The Therapy Sessions
Friday, November 21, 2003
Man Vs. Machine
Krauthammer even manages to make chess play-by-plays exciting, describing a match between Gary Kasparov and some supercomputer named "Fritz:"
In Game 3 the computer lost because, being a computer, it has (for now) no imagination. Computers can outplay just about any human when the field is open, the pieces have mobility and there are millions of possible tactical combinations.
Kasparov therefore steered Game 3 into a position that was utterly static -- a line of immobile pawns cutting across the board like the trenches of the First World War.
Neither side could cross into enemy territory. There was, 'thought' Fritz, therefore nothing to do. It can see 20 moves deep, but even that staggering foresight yielded absolutely no plan of action. Like a World War I general, Fritz took to pacing up and down behind its lines.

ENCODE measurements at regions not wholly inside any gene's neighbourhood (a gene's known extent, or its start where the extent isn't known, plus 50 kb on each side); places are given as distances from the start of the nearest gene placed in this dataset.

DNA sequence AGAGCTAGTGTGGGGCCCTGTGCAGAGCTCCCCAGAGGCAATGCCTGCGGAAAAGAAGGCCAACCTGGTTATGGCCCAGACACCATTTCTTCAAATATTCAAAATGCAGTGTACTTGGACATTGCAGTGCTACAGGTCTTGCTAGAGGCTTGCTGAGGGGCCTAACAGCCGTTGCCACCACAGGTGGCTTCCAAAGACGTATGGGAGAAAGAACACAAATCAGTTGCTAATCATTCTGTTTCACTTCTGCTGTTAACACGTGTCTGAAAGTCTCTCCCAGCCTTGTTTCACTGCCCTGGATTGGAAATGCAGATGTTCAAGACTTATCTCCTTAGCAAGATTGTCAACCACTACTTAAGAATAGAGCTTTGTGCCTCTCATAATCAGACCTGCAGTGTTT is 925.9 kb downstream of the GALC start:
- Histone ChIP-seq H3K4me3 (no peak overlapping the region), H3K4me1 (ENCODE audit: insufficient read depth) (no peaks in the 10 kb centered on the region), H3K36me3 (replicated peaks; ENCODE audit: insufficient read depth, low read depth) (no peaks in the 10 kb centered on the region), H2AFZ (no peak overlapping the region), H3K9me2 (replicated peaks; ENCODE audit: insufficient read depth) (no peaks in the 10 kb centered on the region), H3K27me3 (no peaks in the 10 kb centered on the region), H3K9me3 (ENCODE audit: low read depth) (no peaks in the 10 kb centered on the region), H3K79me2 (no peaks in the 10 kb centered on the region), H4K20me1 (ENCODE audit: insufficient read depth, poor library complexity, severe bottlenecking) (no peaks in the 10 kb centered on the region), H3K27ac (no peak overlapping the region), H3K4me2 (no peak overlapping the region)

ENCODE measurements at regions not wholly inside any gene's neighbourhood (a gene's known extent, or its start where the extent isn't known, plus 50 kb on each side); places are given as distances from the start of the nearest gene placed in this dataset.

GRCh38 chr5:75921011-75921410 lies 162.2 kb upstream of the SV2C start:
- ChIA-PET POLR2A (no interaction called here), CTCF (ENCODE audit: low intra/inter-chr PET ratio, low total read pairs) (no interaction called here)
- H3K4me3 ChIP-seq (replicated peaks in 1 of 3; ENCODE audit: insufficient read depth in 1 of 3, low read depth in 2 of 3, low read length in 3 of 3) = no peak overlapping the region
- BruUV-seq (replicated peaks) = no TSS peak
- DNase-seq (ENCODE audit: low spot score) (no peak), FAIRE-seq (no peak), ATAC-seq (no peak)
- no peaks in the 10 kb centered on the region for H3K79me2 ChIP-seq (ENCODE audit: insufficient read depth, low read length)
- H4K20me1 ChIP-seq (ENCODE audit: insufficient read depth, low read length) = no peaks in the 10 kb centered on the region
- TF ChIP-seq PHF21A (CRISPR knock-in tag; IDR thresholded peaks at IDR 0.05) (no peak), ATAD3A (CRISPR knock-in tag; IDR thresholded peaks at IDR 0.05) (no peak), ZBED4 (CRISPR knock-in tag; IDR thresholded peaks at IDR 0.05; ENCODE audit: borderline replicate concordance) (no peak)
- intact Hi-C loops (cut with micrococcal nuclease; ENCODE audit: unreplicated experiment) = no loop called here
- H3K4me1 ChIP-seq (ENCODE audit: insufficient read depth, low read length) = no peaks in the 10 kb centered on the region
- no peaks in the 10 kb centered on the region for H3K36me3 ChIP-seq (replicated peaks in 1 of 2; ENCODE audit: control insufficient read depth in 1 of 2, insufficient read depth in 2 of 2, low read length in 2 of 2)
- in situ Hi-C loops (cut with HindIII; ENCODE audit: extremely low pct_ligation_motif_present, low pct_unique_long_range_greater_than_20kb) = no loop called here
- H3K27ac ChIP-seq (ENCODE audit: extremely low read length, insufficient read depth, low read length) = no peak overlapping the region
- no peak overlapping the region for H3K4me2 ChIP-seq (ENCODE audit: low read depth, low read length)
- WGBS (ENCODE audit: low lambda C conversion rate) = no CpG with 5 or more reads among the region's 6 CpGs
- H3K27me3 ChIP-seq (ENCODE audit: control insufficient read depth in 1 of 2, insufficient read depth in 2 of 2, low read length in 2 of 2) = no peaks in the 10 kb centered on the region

Kasparov, on the other hand, had a deep strategic plan. Quietly and methodically, he used the bit of space he had on one side of the board to align his pieces, preparing for the push of a single pawn down the flank to queen -- and win.
Meanwhile, Fritz was reduced to shuffling pieces back and forth.
At one point, it moved its bishop one square and then back again on the next move.
No human would ever do that.